Six historic choices
Opening the gates of Aliyah
As the country emerged from the 1948 Independence War, it included only around 600,000 Jews, and had little infrastructure. Prime Minister David Ben-Gurion took upon the new-born state to bring in and absorb a million Holocaust refugees and half-a-million Jews from Arab states. The decision had the potential to devastate the almost non-existent economy, and to tear apart the fragile society. In the space of less than a decade, the population tripled and a vibrant and diverse Israeli cultural identity was born. The price: Israel’s economy was shackled for a generation to come, and a social divide was produced that is only beginning to close.
Building the nuclear option
The young Shimon Peres, with the backing of Ben-Gurion, embarked upon an adventure unthinkable for such a young and badly resourced country. Through scientific ingenuity and a series of secret deals with a sympathetic French government, the Dimona nuclear reactor was built and Israel’s most significant strategic asset came to be. Today, without ever admitting it, Israel is seen as a nuclear power. Its leadership and most of the population believe that this is the ultimate deterrence against its enemies. But Dimona remains a dark secret that is spurring on a regional arms race.
Launching the Six-Day War
Was the 1967 war inevitable? Did Israel have to launch a surprise attack on Egypt and the Arab air forces? Was the blockade of the Strait of Hormuz a mortal threat? Historians will continue to argue, but none will dispute the significance of Levi Eshkol’s cabinet decision, egged on by public opinion and the intrigues of the generals, to embark on Israel’s greatest military operation eventually on three fronts simultaneously. In less than a week, the threatened state was firmly established as the regional superpower; and, for better or worse, the frontier lines of the Israeli-Arab conflict were redrawn forever.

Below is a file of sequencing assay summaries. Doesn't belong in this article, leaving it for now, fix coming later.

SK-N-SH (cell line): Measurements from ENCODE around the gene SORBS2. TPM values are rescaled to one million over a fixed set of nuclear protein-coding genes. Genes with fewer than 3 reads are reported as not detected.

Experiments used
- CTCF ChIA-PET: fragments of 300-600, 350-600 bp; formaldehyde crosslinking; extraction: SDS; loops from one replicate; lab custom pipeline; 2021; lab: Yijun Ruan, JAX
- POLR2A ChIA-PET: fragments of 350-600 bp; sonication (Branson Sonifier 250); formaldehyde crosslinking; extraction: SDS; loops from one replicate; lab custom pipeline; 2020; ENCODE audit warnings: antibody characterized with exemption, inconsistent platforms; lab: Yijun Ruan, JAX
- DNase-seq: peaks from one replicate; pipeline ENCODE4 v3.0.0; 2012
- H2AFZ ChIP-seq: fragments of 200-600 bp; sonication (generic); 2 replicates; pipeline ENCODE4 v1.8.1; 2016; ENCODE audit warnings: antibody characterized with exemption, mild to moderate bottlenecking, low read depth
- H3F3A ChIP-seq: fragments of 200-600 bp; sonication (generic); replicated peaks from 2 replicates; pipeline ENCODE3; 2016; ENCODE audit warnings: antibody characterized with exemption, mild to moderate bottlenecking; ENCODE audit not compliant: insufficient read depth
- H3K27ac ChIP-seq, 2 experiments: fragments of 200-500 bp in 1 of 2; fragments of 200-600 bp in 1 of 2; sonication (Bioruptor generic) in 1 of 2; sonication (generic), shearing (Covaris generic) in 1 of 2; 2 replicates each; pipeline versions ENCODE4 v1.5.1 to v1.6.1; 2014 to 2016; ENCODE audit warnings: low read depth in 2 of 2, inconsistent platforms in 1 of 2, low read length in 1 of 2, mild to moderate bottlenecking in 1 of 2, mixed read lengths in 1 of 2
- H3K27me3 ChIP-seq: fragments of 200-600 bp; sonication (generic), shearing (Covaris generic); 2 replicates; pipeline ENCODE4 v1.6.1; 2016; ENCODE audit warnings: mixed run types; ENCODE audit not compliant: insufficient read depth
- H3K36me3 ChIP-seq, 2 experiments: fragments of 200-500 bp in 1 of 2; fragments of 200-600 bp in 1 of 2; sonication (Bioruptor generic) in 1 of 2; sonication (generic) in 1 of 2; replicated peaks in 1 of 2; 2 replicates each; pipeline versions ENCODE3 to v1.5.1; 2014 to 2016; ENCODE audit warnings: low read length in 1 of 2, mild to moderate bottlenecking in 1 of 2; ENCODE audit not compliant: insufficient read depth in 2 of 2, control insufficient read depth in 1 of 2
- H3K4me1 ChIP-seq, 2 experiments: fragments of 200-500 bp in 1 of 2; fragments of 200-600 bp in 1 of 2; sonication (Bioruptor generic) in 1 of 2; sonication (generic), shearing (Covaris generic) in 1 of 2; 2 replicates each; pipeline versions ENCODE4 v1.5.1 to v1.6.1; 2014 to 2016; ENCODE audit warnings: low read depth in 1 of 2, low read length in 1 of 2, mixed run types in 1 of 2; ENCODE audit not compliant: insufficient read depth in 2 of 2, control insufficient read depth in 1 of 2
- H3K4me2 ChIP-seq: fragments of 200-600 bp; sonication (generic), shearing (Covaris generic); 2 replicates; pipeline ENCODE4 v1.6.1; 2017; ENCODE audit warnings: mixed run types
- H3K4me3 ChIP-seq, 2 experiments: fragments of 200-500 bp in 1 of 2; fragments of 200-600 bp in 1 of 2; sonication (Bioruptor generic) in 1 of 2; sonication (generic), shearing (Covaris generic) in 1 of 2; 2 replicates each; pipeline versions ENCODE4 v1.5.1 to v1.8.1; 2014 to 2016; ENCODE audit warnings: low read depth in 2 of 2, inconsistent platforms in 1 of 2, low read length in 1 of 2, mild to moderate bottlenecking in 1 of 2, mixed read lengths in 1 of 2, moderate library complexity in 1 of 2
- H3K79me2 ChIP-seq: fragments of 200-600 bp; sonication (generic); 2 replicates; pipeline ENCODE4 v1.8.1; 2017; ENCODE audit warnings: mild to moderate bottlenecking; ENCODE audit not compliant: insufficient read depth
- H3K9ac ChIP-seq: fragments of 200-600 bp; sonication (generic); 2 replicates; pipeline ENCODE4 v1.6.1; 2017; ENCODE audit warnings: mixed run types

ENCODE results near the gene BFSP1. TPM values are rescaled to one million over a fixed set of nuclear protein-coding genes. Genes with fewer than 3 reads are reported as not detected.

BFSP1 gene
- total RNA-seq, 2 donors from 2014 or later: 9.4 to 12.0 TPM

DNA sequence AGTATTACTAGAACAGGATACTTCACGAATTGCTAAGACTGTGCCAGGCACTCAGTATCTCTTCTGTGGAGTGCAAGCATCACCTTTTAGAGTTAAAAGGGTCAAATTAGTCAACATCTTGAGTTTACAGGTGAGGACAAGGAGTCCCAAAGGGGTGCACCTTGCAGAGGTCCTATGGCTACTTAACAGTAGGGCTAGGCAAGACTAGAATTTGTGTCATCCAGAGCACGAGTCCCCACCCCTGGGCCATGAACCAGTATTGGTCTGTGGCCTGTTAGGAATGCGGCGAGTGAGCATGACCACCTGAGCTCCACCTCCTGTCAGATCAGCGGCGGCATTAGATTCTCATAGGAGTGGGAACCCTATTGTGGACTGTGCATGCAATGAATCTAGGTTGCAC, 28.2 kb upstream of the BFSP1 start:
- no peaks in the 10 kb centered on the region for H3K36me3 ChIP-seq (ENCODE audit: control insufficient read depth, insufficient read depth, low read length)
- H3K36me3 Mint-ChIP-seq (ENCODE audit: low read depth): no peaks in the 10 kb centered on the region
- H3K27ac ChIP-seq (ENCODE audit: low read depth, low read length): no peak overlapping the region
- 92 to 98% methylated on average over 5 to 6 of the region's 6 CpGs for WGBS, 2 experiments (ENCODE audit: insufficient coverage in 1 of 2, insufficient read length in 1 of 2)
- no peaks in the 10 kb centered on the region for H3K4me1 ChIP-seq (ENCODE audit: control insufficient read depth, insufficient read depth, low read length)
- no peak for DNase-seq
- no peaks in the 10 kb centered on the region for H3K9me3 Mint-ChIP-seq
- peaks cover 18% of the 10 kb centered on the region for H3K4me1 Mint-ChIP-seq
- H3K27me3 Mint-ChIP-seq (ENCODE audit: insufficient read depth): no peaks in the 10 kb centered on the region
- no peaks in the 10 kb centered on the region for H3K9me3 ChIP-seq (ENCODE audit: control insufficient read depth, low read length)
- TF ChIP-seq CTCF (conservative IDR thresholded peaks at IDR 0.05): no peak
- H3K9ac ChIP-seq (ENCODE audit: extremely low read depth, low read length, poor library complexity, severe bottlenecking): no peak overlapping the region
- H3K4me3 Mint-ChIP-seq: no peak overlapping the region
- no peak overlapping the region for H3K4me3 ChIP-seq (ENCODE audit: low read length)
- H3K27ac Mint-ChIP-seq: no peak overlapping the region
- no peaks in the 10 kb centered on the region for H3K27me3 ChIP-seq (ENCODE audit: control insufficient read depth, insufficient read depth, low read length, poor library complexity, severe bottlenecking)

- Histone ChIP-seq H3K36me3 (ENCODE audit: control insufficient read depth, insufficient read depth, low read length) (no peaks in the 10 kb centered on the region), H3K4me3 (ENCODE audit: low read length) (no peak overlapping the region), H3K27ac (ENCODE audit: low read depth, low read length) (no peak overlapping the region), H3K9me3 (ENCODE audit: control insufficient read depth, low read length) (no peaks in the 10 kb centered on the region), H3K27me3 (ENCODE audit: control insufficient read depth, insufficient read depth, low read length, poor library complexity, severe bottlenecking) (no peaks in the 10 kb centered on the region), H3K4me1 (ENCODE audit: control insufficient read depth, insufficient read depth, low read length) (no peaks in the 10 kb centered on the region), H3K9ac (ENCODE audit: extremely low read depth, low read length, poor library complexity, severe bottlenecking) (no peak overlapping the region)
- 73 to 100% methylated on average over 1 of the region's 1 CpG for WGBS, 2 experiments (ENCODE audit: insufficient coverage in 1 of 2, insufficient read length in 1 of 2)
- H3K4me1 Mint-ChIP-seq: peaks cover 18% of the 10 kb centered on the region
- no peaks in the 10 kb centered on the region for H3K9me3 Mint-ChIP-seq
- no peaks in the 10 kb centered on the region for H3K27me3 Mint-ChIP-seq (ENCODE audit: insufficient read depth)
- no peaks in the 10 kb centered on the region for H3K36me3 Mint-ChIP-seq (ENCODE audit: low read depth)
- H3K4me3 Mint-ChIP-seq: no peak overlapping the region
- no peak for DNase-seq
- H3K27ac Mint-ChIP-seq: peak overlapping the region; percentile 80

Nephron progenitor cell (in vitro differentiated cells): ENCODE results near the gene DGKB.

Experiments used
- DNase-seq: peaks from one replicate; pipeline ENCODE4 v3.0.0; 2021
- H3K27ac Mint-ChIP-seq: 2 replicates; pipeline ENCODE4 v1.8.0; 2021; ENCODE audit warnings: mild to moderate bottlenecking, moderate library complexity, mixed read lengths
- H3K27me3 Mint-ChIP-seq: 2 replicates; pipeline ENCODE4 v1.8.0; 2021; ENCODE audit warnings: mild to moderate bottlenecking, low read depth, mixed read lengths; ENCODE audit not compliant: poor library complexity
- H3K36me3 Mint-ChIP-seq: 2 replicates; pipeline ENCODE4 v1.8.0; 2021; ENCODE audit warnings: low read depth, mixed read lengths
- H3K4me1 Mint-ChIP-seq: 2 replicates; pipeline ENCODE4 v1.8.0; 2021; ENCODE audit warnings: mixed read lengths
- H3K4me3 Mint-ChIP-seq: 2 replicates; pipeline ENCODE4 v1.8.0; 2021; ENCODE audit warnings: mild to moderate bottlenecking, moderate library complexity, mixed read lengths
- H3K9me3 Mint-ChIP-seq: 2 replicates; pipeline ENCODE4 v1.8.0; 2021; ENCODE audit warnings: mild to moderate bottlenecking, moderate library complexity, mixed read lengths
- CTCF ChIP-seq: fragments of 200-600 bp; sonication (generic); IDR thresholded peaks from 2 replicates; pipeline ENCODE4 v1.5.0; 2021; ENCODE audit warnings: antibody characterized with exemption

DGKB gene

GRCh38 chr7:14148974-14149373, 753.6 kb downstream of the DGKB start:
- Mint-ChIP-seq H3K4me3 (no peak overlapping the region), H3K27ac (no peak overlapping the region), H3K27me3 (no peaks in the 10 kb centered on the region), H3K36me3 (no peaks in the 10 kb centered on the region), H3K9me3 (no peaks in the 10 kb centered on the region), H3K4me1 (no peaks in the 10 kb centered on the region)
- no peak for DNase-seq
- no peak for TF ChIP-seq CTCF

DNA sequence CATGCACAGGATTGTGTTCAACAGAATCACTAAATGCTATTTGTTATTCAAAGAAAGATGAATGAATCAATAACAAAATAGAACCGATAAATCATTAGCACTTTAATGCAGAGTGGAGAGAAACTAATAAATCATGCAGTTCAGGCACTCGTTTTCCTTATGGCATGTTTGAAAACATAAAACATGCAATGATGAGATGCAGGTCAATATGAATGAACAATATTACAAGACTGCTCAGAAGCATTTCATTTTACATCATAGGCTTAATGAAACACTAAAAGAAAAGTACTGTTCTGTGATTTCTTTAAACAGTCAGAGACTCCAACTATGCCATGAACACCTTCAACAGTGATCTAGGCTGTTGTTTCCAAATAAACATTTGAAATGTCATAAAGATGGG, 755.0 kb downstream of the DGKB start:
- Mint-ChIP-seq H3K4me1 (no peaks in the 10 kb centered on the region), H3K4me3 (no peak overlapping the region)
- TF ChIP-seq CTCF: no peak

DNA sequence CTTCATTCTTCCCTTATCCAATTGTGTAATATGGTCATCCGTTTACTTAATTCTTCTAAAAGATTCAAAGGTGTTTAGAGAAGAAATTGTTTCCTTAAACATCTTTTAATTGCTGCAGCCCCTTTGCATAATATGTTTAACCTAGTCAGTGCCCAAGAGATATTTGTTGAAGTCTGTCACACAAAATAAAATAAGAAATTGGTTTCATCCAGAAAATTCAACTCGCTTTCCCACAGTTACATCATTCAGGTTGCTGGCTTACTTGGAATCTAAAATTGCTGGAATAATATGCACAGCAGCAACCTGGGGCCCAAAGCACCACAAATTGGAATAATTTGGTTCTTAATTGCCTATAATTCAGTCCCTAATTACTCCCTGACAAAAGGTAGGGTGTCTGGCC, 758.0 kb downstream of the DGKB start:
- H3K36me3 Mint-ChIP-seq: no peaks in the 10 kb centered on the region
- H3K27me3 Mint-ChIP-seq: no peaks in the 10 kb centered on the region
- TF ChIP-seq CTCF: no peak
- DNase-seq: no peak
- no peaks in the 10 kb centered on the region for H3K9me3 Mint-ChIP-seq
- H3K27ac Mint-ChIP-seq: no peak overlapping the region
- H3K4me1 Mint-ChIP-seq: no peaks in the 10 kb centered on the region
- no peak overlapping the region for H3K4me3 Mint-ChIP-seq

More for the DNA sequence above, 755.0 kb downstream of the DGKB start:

In the aftermath of the Six-Day War, the official government position was that the captured territory was collateral for a future peace deal. On the ground, reality was rapidly changing. The Eshkol government’s decision to extend Israeli law to Eastern Jerusalem was not simply a redrawing of the municipal boundaries, nor just a response to the emotional outpouring at the liberation of the Western Wall. It established a reality that still exists today — that any comprehensive deal could be reached only at the price of tearing one, or both, of the sides from part of their historical bedrock.
The Economic Plan
With inflation at 1,000 per cent in the mid-1980s, a unity government of Likud and Labour, together with employers and unions, agreed upon a package deal that would slash public spending, freeze hiring and control consumer prices. Each side gave in — even the military, forced for the first time by Defence Minister Yitzhak Rabin to swallow deep cuts. The immediate result was drastically to rein in inflation. In the longer term, it put the economy on a clear path of privatisation, lower taxes, less public spending and deregulation. Israel abandoned its social and socialist precepts and embraced capitalism.
It is probably too early to judge the long-term effects of the Oslo process, finalised with the accords signed in September 1993. Was this a capitulation that led only to new waves of bloodshed, or can it still be seen as the breakthrough without which any peace accord would be unfeasible? For the foreseeable future, that will remain a question of political ideology rather than historical analysis. But Yitzhak Rabin’s acquiescence to a deal dreamt up by Shimon Peres’s acolytes in misty Scandinavian hideaways meant that the Palestinian leadership would have to be part of any future power equation.